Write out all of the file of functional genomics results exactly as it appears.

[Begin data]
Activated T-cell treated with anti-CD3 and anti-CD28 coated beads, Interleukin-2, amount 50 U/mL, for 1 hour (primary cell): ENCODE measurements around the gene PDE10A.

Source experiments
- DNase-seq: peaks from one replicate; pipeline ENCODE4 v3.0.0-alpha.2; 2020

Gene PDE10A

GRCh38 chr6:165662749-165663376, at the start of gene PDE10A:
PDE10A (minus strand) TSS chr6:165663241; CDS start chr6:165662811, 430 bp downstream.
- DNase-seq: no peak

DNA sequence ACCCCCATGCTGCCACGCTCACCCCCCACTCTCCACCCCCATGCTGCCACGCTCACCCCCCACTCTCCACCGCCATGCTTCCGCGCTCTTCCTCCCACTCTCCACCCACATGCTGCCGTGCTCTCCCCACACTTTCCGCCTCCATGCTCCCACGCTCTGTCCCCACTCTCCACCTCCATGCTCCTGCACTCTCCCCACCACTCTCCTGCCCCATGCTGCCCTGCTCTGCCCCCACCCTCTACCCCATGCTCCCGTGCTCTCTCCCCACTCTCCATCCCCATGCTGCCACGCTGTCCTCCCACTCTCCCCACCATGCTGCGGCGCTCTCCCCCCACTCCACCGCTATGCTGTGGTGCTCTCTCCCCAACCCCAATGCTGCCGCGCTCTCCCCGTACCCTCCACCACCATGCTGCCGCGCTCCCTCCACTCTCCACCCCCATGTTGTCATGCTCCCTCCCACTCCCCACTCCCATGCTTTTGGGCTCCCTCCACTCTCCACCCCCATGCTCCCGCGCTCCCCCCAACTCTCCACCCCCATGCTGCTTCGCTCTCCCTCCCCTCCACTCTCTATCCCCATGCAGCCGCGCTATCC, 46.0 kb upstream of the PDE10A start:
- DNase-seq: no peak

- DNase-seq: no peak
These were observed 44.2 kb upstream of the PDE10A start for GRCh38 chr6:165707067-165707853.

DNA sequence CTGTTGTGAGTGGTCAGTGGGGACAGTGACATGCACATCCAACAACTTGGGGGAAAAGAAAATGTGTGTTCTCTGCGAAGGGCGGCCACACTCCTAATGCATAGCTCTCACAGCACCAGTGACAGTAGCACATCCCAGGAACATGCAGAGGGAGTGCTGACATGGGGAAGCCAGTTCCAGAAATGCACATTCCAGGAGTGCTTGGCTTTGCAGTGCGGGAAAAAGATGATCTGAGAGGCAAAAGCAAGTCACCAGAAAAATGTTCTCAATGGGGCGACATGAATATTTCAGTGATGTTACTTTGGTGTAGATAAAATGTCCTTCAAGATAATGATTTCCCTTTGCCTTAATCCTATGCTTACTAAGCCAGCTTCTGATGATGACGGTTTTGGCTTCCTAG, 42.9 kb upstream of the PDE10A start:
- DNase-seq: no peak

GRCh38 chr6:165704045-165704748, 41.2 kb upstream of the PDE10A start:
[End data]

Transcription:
Activated T-cell treated with anti-CD3 and anti-CD28 coated beads, Interleukin-2, amount 50 U/mL, for 1 hour (primary cell): ENCODE measurements around the gene PDE10A.

Source experiments
- DNase-seq: peaks from one replicate; pipeline ENCODE4 v3.0.0-alpha.2; 2020

Gene PDE10A

GRCh38 chr6:165662749-165663376, at the start of gene PDE10A:
PDE10A (minus strand) TSS chr6:165663241; CDS start chr6:165662811, 430 bp downstream.
- DNase-seq: no peak

DNA sequence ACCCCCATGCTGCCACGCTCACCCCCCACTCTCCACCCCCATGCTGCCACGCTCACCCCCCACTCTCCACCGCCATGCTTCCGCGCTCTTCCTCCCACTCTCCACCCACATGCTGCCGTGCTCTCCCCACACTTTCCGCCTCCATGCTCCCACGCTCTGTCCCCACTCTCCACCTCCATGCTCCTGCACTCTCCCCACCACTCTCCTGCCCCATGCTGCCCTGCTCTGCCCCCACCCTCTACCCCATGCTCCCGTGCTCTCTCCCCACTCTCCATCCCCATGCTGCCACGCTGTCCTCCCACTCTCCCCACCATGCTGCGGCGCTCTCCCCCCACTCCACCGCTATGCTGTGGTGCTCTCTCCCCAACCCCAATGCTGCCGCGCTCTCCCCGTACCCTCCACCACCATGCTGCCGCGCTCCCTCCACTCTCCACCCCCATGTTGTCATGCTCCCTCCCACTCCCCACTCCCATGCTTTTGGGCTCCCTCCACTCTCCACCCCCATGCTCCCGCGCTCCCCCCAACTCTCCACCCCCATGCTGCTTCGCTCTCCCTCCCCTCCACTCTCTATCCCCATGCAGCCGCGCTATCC, 46.0 kb upstream of the PDE10A start:
- DNase-seq: no peak

- DNase-seq: no peak
These were observed 44.2 kb upstream of the PDE10A start for GRCh38 chr6:165707067-165707853.

DNA sequence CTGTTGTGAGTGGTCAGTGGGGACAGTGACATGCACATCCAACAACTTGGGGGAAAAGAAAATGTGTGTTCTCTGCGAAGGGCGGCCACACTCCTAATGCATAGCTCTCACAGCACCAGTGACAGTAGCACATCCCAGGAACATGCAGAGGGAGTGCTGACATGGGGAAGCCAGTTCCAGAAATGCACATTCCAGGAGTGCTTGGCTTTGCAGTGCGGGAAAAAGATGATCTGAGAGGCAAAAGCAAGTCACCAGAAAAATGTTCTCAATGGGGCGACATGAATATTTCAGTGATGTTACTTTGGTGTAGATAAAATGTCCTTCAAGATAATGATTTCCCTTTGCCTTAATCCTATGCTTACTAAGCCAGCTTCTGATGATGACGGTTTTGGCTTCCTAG, 42.9 kb upstream of the PDE10A start:
- DNase-seq: no peak

GRCh38 chr6:165704045-165704748, 41.2 kb upstream of the PDE10A start: